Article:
Contact: zhongming.zhao@vanderbilt.edu or peilin.jia@vanderbilt.edu

    Supplementary information: Supplementary materials are available at Bioinformatics online.

    Categories: Journal Articles
  • PRROC: computing and visualizing precision-recall and receiver operating characteristic curves in R
    [Jul 2015]

    Summary: Precision-recall (PR) and receiver operating characteristic (ROC) curves are valuable measures of classifier performance. Here, we present the R-package PRROC, which allows for computing and visualizing both PR and ROC curves. In contrast to available R-packages, PRROC allows for computing PR and ROC curves and areas under these curves for soft-labeled data using a continuous interpolation between the points of PR curves. In addition, PRROC provides a generic plot function for generating publication-quality graphics of PR and ROC curves.

    Availability and implementation: PRROC is available from CRAN and is licensed under GPL 3.

    Contact: grau@informatik.uni-halle.de

    Categories: Journal Articles
  • ASBench: benchmarking sets for allosteric discovery
    [Jul 2015]

    Summary: Allostery allows for the fine-tuning of protein function. Targeting allosteric sites is gaining increasing recognition as a novel strategy in drug design. The key challenge in the discovery of allosteric sites has strongly motivated the development of computational methods and thus high-quality, publicly accessible standard data have become indispensable. Here, we report benchmarking data for experimentally determined allosteric sites through a complex process, including a ‘Core set’ with 235 unique allosteric sites and a ‘Core-Diversity set’ with 147 structurally diverse allosteric sites. These benchmarking sets can be exploited to develop efficient computational methods to predict unknown allosteric sites in proteins and reveal unique allosteric ligand–protein interactions to guide allosteric drug design.

    Availability and implementation: The benchmarking sets are freely available at http://mdl.shsmu.edu.cn/asbench.

    Contact: jian.zhang@sjtu.edu.cn

    Supplementary information: Supplementary data are available at Bioinformatics online

    Categories: Journal Articles
  • Object-based representation and analysis of light and electron microscopic volume data using Blender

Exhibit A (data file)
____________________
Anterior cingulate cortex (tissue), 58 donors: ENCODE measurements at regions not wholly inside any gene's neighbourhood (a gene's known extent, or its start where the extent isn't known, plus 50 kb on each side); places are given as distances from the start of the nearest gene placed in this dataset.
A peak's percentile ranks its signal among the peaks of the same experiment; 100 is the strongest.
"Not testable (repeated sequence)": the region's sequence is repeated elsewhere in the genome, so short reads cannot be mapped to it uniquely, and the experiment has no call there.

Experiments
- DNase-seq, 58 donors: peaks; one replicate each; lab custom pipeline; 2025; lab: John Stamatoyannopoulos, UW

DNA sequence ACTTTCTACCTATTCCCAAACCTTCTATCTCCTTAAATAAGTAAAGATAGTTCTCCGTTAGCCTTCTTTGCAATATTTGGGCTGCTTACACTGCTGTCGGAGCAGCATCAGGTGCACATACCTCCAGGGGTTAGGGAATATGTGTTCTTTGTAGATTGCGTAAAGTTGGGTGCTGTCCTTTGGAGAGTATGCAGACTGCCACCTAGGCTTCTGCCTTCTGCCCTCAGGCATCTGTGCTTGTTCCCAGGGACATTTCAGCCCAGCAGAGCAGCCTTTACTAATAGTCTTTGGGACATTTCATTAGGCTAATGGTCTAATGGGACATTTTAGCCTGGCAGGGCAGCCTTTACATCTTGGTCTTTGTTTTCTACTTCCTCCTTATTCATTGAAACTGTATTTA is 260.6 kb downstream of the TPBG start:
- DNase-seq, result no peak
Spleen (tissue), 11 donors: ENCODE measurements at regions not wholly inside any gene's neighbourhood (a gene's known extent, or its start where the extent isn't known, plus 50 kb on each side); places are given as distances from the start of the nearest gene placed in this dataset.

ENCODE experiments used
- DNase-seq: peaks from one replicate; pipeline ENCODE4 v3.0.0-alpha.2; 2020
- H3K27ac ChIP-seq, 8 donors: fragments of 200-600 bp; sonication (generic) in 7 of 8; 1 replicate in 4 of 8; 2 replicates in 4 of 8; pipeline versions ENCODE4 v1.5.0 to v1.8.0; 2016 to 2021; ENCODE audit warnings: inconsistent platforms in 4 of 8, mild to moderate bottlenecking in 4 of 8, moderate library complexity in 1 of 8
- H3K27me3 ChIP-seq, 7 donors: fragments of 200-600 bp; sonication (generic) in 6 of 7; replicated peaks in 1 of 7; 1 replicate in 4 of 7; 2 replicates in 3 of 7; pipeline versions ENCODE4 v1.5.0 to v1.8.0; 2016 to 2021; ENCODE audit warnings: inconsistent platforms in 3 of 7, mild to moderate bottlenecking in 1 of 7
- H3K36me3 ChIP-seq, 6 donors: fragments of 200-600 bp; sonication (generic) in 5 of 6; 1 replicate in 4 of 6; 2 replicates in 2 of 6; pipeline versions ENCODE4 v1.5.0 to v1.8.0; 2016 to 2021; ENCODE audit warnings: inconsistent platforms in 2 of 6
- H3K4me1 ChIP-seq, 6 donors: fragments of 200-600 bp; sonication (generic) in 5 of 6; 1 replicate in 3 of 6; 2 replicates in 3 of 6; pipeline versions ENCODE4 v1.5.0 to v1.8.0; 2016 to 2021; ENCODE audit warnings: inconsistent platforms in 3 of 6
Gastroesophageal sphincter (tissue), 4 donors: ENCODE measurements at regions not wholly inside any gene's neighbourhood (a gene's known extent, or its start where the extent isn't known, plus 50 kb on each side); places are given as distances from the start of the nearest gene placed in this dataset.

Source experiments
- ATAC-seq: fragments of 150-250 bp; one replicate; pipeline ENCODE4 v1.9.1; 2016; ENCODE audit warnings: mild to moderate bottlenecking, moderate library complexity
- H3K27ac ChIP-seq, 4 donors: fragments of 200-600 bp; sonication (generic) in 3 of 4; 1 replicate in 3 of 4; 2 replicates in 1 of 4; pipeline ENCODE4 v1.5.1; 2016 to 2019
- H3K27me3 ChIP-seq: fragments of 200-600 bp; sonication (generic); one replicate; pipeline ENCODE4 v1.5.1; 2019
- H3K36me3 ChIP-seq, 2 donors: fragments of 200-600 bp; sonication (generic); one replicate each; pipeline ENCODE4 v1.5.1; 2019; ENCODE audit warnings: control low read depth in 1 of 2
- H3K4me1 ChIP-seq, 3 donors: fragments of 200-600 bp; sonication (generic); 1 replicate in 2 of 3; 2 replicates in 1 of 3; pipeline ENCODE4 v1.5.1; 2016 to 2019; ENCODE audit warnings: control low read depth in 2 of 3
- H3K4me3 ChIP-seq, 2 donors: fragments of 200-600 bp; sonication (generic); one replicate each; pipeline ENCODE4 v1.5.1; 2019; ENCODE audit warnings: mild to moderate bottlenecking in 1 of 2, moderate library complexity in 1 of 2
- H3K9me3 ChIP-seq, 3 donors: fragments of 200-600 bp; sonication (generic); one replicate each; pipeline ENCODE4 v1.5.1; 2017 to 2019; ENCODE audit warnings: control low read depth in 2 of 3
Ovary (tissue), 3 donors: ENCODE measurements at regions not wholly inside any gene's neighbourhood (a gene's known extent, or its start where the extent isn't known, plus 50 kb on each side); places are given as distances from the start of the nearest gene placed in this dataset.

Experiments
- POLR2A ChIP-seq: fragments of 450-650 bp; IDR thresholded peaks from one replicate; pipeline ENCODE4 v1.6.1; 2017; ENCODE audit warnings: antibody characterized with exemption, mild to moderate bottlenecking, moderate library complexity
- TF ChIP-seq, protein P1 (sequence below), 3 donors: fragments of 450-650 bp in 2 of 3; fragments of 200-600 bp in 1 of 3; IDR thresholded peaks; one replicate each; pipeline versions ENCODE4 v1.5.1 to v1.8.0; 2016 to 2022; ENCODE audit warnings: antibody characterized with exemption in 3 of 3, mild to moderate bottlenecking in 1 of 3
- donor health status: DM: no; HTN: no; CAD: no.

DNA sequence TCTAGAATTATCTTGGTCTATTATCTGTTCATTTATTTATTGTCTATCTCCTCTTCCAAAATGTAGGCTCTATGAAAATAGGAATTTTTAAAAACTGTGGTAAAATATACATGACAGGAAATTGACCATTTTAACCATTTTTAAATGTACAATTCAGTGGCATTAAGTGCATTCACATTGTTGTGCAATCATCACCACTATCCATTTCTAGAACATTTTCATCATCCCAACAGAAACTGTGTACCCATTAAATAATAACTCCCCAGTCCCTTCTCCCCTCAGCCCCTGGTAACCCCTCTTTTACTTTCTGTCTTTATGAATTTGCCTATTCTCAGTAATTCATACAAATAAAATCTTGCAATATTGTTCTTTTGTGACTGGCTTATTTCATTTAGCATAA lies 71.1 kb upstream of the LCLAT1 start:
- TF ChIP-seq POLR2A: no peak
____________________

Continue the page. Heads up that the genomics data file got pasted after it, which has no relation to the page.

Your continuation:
[Jul 2015]

    Background: Rapid improvements in light and electron microscopy imaging techniques and the development of 3D anatomical atlases necessitate new approaches for the visualization and analysis of image data. Pixel-based representations of raw light microscopy data suffer from limitations in the number of channels that can be visualized simultaneously. Complex electron microscopic reconstructions from large tissue volumes are also challenging to visualize and analyze. Results: Here we exploit the advanced visualization capabilities and flexibility of the open-source platform Blender to visualize and analyze anatomical atlases. We use light-microscopy-based gene expression atlases and electron microscopy connectome volume data from larval stages of the marine annelid Platynereis dumerilii. We build object-based larval gene expression atlases in Blender and develop tools for annotation and coexpression analysis. We also represent and analyze connectome data including neuronal reconstructions and underlying synaptic connectivity. Conclusions: We demonstrate the power and flexibility of Blender for visualizing and exploring complex anatomical atlases. The resources we have developed for Platynereis will facilitate data sharing and the standardization of anatomical atlases for this species. The flexibility of Blender, particularly its embedded Python application programming interface, means that our methods can be easily extended to other organisms.
    Categories: Journal Articles
  • GESPA: classifying nsSNPs to predict disease association
    [Jul 2015]